OR . . . Here's another reason why RETAIL is dead in Kansas City and activists now have more freedom to chase away biz from the embattled Country Club Plaza.
A quick peek at the debate . . .
“If the right to free speech means anything, it means that citizens have the right to take to the streets to voice their objections to government overreach without fear of retaliation,” Tony Rothert, Legal Director of the ACLU of Missouri, said in a statement. “Here some police officers did not like criticism and responded by abusing their authority.”
Donna Drake, a spokeswoman for the police department, said in an email that the department was "grateful" for the opportunity to work with the ACLU and has made "adjustments and changes to include our new First Amendment policy."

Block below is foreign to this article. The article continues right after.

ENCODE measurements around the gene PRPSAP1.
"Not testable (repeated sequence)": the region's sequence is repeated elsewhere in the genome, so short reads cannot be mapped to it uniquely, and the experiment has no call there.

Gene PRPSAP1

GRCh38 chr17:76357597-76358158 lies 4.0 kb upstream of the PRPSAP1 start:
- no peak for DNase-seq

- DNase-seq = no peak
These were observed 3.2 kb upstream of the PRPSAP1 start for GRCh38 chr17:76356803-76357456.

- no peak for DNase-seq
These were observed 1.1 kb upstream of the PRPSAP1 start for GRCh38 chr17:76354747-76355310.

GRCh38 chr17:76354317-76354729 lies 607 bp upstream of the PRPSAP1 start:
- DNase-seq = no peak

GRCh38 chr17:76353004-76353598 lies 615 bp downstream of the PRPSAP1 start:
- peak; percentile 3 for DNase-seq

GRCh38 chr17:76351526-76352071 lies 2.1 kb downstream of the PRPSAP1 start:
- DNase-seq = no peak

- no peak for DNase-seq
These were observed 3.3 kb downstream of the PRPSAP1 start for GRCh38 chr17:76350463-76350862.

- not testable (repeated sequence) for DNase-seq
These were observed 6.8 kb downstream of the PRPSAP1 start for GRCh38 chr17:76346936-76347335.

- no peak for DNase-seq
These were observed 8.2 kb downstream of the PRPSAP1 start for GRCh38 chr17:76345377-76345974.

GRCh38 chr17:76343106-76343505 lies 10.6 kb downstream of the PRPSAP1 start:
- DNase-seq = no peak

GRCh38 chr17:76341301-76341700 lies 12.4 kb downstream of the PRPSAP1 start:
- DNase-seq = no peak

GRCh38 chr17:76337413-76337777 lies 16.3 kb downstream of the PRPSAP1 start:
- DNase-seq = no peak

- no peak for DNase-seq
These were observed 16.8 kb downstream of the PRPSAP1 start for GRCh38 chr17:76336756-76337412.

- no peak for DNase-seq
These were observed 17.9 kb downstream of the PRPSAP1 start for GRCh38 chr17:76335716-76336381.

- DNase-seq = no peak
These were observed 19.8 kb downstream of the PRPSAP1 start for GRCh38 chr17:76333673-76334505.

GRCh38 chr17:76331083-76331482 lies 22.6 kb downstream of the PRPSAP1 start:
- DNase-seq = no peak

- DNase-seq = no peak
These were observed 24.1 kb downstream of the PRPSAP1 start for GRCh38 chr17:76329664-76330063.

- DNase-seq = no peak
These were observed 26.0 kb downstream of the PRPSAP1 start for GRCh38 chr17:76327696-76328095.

"KCPD continues to work hard to support the First Amendment rights of the citizens of Kansas City," she said.
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A woman who was banished from the Country Club Plaza after she was arrested last year during police brutality protests has settled her lawsuit against the Kansas City Board of Police Commissioners. Under the settlement, Kansas City police have agreed to end their use of banishment orders, which protester Theresa Taylor had challenged as unconstitutional.